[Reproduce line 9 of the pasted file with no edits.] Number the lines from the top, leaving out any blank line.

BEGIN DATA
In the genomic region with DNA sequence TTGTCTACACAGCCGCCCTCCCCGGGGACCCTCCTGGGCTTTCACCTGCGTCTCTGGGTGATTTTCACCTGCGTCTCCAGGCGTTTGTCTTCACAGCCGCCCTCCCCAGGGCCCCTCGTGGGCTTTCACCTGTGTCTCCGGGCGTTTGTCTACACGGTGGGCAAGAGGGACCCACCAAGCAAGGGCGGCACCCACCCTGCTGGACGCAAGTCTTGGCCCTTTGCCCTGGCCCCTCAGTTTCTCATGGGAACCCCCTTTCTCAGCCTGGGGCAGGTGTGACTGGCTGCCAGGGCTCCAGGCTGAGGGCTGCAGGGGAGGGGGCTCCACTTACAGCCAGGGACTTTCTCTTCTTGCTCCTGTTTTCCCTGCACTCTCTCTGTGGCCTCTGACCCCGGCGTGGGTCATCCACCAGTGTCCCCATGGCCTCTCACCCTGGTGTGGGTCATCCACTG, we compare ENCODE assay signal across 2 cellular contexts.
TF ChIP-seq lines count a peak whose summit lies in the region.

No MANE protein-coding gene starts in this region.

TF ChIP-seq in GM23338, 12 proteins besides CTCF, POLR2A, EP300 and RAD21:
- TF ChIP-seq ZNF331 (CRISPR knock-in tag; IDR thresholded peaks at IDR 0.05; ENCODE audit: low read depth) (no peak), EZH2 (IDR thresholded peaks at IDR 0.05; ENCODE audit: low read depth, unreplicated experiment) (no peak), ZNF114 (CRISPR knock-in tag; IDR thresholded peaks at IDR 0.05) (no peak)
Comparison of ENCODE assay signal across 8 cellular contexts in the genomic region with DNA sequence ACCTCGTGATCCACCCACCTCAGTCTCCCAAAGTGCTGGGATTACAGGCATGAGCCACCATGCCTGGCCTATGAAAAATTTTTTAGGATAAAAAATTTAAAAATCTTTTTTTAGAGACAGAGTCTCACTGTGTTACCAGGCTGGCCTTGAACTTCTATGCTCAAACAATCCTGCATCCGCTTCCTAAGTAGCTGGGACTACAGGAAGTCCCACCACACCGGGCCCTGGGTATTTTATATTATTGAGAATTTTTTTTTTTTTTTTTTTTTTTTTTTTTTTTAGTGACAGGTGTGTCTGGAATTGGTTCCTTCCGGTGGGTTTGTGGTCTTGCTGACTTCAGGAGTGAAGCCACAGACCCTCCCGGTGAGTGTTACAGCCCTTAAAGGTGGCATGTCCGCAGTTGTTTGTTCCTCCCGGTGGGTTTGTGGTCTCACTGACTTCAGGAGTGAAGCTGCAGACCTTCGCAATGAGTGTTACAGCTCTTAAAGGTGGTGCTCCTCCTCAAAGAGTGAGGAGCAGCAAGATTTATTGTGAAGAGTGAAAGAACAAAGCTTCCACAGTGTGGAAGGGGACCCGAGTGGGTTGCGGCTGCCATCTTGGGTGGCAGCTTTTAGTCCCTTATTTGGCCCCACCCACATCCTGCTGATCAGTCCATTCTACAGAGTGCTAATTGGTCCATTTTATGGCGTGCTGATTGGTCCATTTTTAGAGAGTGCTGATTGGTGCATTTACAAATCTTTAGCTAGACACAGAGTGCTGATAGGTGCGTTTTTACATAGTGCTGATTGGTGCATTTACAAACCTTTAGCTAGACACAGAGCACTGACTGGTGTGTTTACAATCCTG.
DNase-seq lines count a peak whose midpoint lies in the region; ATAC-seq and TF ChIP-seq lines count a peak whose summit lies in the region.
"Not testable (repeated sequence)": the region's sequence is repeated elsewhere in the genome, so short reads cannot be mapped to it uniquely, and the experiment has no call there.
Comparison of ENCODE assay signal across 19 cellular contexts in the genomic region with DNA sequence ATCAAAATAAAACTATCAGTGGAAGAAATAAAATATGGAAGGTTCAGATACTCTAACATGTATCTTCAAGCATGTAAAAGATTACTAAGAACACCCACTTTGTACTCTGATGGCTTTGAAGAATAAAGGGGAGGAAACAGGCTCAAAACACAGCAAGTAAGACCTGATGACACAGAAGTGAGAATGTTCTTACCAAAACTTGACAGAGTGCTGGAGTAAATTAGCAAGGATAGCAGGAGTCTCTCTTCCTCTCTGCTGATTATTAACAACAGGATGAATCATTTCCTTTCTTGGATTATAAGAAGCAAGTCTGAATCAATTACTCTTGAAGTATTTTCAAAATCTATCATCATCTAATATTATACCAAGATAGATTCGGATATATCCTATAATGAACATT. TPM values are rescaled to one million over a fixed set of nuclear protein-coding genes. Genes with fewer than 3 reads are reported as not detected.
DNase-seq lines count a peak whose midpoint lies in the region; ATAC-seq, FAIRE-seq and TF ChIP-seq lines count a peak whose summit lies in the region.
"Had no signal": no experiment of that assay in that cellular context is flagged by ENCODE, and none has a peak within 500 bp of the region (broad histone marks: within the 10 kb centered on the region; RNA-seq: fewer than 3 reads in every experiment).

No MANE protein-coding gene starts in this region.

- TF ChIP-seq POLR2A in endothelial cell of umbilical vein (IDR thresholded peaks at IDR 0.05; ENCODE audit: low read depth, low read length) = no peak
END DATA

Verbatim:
Comparison of ENCODE assay signal across 19 cellular contexts in the genomic region with DNA sequence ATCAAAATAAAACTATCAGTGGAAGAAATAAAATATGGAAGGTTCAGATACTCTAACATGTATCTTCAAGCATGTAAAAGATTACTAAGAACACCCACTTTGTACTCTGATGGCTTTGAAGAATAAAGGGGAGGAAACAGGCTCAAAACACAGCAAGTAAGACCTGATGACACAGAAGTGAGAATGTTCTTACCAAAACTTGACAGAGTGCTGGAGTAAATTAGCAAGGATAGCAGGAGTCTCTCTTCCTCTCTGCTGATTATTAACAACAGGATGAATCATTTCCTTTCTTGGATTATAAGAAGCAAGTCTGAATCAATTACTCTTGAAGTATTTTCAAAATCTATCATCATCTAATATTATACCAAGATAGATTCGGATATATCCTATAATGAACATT. TPM values are rescaled to one million over a fixed set of nuclear protein-coding genes. Genes with fewer than 3 reads are reported as not detected.